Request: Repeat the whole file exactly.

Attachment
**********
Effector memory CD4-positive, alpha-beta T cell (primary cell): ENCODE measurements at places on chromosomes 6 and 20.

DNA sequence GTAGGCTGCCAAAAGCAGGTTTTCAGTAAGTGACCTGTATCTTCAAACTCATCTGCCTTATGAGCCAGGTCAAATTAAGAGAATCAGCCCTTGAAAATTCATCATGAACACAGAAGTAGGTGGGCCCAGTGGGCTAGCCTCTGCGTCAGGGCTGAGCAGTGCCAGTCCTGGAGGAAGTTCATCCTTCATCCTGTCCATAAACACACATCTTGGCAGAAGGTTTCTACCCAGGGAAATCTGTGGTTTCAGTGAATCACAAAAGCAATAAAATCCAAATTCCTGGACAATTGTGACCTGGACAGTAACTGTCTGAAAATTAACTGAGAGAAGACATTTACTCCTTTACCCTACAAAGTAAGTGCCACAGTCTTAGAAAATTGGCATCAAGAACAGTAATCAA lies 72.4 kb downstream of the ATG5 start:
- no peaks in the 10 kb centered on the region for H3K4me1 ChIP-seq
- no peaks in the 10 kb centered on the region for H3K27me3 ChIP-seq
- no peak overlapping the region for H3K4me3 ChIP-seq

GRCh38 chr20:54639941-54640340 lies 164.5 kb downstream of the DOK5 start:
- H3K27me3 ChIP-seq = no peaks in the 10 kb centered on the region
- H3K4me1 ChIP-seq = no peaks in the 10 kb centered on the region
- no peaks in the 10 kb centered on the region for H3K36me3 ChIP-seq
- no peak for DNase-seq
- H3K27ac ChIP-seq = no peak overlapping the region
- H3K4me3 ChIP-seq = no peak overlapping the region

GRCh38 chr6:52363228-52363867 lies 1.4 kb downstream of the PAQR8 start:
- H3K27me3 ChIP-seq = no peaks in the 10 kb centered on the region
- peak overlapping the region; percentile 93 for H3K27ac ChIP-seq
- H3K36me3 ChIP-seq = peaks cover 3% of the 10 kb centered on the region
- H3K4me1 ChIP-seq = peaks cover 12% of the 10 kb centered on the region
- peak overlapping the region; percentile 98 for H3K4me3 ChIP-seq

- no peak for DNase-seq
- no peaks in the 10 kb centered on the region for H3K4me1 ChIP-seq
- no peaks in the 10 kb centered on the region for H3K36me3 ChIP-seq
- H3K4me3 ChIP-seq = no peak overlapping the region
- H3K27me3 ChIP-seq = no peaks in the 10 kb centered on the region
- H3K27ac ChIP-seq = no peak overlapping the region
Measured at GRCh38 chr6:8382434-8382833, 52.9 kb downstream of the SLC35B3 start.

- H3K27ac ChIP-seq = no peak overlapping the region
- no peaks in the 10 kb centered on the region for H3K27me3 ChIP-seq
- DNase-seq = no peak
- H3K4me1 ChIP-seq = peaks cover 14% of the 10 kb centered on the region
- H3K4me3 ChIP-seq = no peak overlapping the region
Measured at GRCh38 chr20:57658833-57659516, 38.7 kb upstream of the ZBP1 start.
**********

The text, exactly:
Effector memory CD4-positive, alpha-beta T cell (primary cell): ENCODE measurements at places on chromosomes 6 and 20.

DNA sequence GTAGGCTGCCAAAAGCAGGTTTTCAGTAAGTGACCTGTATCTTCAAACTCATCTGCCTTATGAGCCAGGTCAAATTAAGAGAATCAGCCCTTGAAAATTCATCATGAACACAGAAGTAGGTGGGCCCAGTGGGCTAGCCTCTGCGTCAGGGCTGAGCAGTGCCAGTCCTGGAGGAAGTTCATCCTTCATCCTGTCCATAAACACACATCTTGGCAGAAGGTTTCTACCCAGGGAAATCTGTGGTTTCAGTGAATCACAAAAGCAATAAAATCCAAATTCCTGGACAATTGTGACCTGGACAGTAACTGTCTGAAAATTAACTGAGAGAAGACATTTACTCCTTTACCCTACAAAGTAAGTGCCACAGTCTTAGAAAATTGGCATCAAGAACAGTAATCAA lies 72.4 kb downstream of the ATG5 start:
- no peaks in the 10 kb centered on the region for H3K4me1 ChIP-seq
- no peaks in the 10 kb centered on the region for H3K27me3 ChIP-seq
- no peak overlapping the region for H3K4me3 ChIP-seq

GRCh38 chr20:54639941-54640340 lies 164.5 kb downstream of the DOK5 start:
- H3K27me3 ChIP-seq = no peaks in the 10 kb centered on the region
- H3K4me1 ChIP-seq = no peaks in the 10 kb centered on the region
- no peaks in the 10 kb centered on the region for H3K36me3 ChIP-seq
- no peak for DNase-seq
- H3K27ac ChIP-seq = no peak overlapping the region
- H3K4me3 ChIP-seq = no peak overlapping the region

GRCh38 chr6:52363228-52363867 lies 1.4 kb downstream of the PAQR8 start:
- H3K27me3 ChIP-seq = no peaks in the 10 kb centered on the region
- peak overlapping the region; percentile 93 for H3K27ac ChIP-seq
- H3K36me3 ChIP-seq = peaks cover 3% of the 10 kb centered on the region
- H3K4me1 ChIP-seq = peaks cover 12% of the 10 kb centered on the region
- peak overlapping the region; percentile 98 for H3K4me3 ChIP-seq

- no peak for DNase-seq
- no peaks in the 10 kb centered on the region for H3K4me1 ChIP-seq
- no peaks in the 10 kb centered on the region for H3K36me3 ChIP-seq
- H3K4me3 ChIP-seq = no peak overlapping the region
- H3K27me3 ChIP-seq = no peaks in the 10 kb centered on the region
- H3K27ac ChIP-seq = no peak overlapping the region
Measured at GRCh38 chr6:8382434-8382833, 52.9 kb downstream of the SLC35B3 start.

- H3K27ac ChIP-seq = no peak overlapping the region
- no peaks in the 10 kb centered on the region for H3K27me3 ChIP-seq
- DNase-seq = no peak
- H3K4me1 ChIP-seq = peaks cover 14% of the 10 kb centered on the region
- H3K4me3 ChIP-seq = no peak overlapping the region
Measured at GRCh38 chr20:57658833-57659516, 38.7 kb upstream of the ZBP1 start.